Breaking down the benefits of Bird scooters — A flock of scooters descended upon Columbia in the beginning of the fall. Some people are all about it, and some are still hesitant, but everyone has questions, and we answered all of them.


A scientific inquiry into whether or not Tessa Virtue and Scott Moir are in love — The internet couldn’t believe it when the Canadian Olympic ice dancing phenomenons said they weren’t romantically involved. Their chemistry was electric, and we still can’t get to the bottom of it.


Welcome to Ophelia’s, Columbia’s newest flower shop — When Jeni Mae McKenzie was looking for the perfect place to open her new flower shop, Columbia called her home. 


Papadoo’s Soul Food serves up fresh-fried Southern Cajun classics — This new soul food restaurant was born from recipes passed down through the generations to Joshua Williams. 

Chick-fil-A nugs

Every Chick-fil-A sauce, ranked — Ahh, yes. One of our most widely read posts of the year, this comprehensive taste test conducted by Vox writer Micki Wagner had us all craving those nuggets. 


Jen Loos Q&A

Jen Loos reflects fondly on #RallyforRhyan — Jen Loos’ life was changed forever when her daughter, Rhyan, was diagnosed with Stage 4 neuroblastoma. Their lives were changed again when MU Athletics created #RallyForRhyan, a fundraising campaign that raised nearly $200,000. Now, there is no evidence of disease in Rhyan’s body, but Jen is ready to continue making a difference.

J'den Cox

Olympian J’Den Cox balances professional and coaching careers — When Olympic bronze medalist J’den Cox isn’t practicing or competing, he helps coach the MU wrestling team. And when he’s not doing that, he’s playing games on his phone. Celebrities: They’re just like us!

George Smith

Nobel winner becomes unlikely local celebrity — MU Professor George Smith and his wife, Marjorie Sable, talk about Smith’s Nobel Prize in Chemistry, the Columbia Chorale, and what life is like in the spotlight.



What it means to be black in Columbia — MU graduate Tashan Reed lived in Columbia for four years and never once felt comfortable. Now, he looks back at Columbia’s past and present to explain why he’ll never live here again.

Movies solo (thumbnail)

How to: go to the movies by yourself Going to the movies solo is a trailer-length victory for your Saturday nights and a movie-length victory for your independence — once you break past the societal-norm-induced embarrassment, that is.


Straws are just one drop in a very polluted ocean  Vox writer Will Jarvis recycles now, and it’s all because of straws. But it took him a while to understand just what can (and can't) be done in our plastic-filled world.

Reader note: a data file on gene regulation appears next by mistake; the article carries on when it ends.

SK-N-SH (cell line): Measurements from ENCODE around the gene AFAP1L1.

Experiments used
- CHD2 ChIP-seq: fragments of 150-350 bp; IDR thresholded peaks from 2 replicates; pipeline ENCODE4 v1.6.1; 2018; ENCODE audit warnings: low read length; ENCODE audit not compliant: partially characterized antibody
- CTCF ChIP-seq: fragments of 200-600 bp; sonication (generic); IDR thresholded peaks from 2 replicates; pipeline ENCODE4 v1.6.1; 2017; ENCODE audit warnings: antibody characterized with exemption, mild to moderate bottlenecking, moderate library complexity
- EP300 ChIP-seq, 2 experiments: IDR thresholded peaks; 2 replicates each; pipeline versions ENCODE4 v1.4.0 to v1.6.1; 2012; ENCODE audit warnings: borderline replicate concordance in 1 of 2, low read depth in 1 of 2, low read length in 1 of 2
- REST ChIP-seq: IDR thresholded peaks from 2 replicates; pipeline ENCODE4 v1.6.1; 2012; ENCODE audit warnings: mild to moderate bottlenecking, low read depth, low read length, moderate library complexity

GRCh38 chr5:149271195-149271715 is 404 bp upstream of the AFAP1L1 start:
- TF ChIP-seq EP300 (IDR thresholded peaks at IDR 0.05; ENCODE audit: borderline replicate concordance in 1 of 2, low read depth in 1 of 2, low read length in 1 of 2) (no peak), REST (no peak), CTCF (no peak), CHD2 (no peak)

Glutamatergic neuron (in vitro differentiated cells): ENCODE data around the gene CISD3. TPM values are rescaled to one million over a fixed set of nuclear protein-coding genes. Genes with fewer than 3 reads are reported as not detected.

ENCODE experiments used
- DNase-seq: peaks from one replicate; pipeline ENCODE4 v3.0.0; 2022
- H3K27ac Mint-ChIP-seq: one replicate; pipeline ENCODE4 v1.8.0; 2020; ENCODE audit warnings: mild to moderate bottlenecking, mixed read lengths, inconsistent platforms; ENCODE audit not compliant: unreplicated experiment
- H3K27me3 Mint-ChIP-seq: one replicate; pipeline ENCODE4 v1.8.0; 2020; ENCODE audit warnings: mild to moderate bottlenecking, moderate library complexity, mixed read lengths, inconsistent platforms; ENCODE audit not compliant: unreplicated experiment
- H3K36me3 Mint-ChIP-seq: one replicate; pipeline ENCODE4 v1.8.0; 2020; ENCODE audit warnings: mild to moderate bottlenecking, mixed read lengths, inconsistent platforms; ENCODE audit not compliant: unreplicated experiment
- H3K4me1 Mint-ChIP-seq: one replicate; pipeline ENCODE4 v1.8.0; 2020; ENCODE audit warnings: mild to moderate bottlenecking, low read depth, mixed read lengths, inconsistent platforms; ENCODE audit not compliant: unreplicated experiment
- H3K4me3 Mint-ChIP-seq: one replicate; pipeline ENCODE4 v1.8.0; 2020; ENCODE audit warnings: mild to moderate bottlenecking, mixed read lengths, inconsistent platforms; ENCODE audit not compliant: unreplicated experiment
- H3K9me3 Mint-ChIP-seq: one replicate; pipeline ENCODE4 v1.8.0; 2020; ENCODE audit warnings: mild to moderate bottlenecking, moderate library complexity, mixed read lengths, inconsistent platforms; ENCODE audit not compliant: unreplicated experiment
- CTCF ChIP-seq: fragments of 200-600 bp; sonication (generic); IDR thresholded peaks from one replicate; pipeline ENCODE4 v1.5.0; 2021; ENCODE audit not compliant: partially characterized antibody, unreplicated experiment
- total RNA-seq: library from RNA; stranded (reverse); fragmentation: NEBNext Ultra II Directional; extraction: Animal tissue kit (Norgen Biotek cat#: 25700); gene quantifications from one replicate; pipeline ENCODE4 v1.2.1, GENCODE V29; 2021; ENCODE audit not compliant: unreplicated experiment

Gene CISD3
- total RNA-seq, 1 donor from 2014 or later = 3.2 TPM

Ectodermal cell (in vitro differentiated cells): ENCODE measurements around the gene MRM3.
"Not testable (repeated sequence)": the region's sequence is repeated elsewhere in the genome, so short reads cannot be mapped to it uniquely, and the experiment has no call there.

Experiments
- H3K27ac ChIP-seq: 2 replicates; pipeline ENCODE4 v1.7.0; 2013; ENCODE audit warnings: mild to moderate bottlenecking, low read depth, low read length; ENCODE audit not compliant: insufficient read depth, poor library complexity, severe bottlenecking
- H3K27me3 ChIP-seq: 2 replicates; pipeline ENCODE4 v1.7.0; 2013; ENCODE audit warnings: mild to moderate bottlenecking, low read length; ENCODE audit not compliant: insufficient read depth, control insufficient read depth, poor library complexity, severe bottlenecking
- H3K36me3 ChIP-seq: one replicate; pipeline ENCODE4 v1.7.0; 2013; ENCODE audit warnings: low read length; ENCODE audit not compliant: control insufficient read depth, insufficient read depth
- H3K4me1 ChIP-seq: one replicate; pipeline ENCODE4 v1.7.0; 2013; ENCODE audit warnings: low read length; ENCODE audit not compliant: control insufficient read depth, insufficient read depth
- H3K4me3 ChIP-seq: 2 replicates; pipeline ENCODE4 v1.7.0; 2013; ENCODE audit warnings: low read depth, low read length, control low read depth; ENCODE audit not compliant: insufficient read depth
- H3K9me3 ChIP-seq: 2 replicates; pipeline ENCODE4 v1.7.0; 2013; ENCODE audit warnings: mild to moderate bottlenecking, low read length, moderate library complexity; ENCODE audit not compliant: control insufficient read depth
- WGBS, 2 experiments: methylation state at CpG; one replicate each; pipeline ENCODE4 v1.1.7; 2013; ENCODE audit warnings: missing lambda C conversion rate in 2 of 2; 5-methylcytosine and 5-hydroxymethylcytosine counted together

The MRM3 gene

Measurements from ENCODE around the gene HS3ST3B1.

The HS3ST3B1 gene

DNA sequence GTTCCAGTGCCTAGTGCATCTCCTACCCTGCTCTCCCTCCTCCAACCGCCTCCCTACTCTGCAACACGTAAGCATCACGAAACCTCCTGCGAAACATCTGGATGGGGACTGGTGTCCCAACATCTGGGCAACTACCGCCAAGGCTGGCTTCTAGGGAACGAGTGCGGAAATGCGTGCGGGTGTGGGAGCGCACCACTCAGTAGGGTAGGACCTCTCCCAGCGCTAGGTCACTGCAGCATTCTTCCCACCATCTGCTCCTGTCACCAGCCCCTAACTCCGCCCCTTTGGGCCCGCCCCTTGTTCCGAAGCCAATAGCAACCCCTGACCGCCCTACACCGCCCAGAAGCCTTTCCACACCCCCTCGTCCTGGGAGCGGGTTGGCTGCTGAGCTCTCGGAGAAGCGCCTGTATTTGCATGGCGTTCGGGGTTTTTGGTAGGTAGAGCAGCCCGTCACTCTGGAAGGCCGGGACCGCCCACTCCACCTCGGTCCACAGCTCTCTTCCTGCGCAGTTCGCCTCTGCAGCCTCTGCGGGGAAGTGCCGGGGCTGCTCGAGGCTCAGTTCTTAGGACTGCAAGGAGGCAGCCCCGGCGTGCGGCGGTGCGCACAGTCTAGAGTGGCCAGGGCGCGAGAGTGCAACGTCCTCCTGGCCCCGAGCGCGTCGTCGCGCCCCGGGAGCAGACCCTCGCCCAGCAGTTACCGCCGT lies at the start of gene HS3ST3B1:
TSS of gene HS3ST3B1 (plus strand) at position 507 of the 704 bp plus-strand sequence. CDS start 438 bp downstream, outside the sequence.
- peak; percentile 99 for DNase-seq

Noah Higgins-Dunn

LGBTQ poster display at Gentry Middle School spurs sexuality and gender identity conversation — When posters representing LGBTQ sub-communities were displayed at Gentry Middle School to celebrate LGBT History Month, they sparked debates within the community. Noah Higgins-Dunn examines his childhood experience as a gay middle schooler, and asks the question: Why are non-heteronormative conversations so hard to have in schools?


Woodhaven: a place to belong — For the past 20 years, Karena Miller has lived at Woodhaven, a local nonprofit providing support for people living with developmental disabilities. At Woodhaven, Karena has found both friendship and independence.

Meet Tarana Burke, "Me Too" Movement founder — On Feb. 20, the founder of the #MeToo movement, Tarana Burke, gave a keynote speech at MU. Prior to her appearance, Vox videographer Megan Liz Smith explored the activist's backstory.

James & David — James Geissler is a drag performer who won first place in the 2017 Miss Gay City of America Columbia competition. His husband, David, has also won the competition in the past. They provide vital support systems for each other as they continue to dazzle audiences. 

Paul Pepper: Lessons from an obsessiveVox videographer Zach Sayer dug deep into the archives to put together this compilation video, celebrating radio host Paul Pepper's decades in front of the camera. 

Vengeur connects local artists — With the help of students in Columbia, filmmaker Dustin Hawkins is creating the world of Vengeur, a genre-bending adventure film that leaps across multiple time periods. 

Recommended for you

comments powered by Disqus